International (MNN) — People around the world are paying dearly at the fuel pump. As prices for gasoline increase, so does the cost of aviation fuel, or avgas. The increasing fuel costs, coupled with the fact that Avgas isn't being mass produced have caused a crisis for organizations like Mission Aviation Fellowship.
Many of the planes MAF flies burn Avgas. While gasoline is sky high, avgas is much higher–as much as 225 percent higher than one year ago. The implications to MAF flight services, missionaries and nationals working in remote places are grave.
MAF vice president of resources Dave Fyock says, "$650,000 is the overruns on budget just on fuel alone. In addition to that, the cost of inventories has doubled. So just in fuel increases alone, we're talking a cash outlay of $1.1 million."
In the past few weeks, God's people have responded generously to this crisis. Fyock says, "Our appeal for funding to help with the fuel has brought in to date $286,000, and we are so thankful to God's people for providing that. The truth is, we still need a significant amount more if we are going to make ends meet here at MAF this year."
In an effort to offset these unbudgeted expenses, MAF cut operating costs by 10 percent. Fyock says despite that, it may affect their work into the next fiscal year. "We're working on budgets for the coming year and looking at where we may need to either cut back on hours or possibly even ground for the next year a program or two."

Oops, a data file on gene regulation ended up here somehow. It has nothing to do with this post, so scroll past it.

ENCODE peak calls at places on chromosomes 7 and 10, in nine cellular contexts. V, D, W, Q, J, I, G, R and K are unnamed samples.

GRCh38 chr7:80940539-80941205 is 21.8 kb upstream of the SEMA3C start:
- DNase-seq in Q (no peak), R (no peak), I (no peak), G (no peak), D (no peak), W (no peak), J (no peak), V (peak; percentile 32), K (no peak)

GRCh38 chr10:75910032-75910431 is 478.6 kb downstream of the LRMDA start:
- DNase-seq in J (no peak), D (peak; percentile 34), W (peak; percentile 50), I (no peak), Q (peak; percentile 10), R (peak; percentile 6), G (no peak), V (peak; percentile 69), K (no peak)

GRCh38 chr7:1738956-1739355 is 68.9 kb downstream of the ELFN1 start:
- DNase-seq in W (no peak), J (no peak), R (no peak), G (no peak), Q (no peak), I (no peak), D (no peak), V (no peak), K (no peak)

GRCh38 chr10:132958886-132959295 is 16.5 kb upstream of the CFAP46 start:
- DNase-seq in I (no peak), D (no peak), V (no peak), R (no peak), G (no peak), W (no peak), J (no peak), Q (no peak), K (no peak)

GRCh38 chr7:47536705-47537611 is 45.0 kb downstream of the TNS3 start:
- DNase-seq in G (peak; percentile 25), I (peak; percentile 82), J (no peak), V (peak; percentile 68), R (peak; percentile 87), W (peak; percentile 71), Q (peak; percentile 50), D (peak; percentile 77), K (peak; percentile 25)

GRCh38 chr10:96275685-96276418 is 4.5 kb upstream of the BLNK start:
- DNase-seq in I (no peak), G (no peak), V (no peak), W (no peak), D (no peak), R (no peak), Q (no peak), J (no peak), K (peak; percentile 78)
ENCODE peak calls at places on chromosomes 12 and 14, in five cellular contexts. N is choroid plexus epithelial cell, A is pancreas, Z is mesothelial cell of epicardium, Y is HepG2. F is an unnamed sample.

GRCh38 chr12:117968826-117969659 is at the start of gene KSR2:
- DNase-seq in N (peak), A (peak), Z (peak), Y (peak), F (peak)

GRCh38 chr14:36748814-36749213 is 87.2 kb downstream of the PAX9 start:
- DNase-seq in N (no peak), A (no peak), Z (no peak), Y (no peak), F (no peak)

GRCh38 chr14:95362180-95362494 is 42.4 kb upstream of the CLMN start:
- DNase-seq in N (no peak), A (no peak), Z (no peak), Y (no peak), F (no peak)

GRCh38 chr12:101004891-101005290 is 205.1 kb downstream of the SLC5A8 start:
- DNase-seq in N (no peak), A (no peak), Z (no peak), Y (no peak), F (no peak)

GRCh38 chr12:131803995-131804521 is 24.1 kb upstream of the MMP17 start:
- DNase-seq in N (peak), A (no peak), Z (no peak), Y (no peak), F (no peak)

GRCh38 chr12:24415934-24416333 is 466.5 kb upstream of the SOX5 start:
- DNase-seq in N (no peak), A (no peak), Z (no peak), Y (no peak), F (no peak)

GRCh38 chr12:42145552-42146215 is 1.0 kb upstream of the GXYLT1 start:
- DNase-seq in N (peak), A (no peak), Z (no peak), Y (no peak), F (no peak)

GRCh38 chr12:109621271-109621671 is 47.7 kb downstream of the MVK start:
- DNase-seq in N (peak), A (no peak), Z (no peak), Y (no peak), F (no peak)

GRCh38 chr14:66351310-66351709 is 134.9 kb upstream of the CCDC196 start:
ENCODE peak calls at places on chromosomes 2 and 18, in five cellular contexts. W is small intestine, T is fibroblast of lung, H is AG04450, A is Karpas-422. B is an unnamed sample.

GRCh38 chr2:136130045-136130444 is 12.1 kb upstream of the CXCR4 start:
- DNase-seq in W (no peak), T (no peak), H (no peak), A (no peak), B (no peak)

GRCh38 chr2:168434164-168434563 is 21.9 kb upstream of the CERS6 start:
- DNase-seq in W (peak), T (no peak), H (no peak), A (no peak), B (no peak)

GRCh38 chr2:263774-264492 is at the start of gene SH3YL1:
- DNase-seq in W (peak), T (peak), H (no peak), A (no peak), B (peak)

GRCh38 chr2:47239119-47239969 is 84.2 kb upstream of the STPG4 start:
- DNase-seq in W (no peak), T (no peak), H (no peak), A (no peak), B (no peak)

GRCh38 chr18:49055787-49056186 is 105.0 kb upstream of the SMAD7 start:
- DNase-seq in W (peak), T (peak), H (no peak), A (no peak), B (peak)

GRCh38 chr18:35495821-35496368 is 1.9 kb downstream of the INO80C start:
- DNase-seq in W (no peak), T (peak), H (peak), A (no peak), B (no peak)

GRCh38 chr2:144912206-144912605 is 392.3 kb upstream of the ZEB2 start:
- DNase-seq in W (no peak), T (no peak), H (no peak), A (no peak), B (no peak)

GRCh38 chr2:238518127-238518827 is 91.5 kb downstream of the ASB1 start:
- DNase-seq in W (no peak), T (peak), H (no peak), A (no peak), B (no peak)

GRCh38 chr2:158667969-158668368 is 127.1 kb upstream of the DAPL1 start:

That means plans to expand into to new countries may be on hold, says Fyock.
This hasn't been a surprise to MAF. "We saw the avgas slowdown coming in the late 90's, and we began working in-house to develop an aircraft that would meet our needs and take us away from our dependence on aviation gasoline," Fyock explained.
From that, Quest Aircraft Company was started. Over the next 13 years, MAF plans to replace many piston-engine aircraft with Quest's Kodiak 100 that runs on jet fuel. Fyock says, "Today it is just beginning production. And we're looking forward to having 20 of those in our fleet."
He says this change is essential to their future. "We know if we don't move to the Kodiaks and the turbine fuel, we will not be able to serve into the future because avgas will become more and more scarce. We are anticipating in another 10 years the possibility of not being able to find avgas in almost all of the fields that we serve."
In the meantime, MAF relies completely on God's provision and His people to provide the vital lifeline to tens of thousands of isolated people, missionaries, national church leaders, villagers, as well as the sick and injured.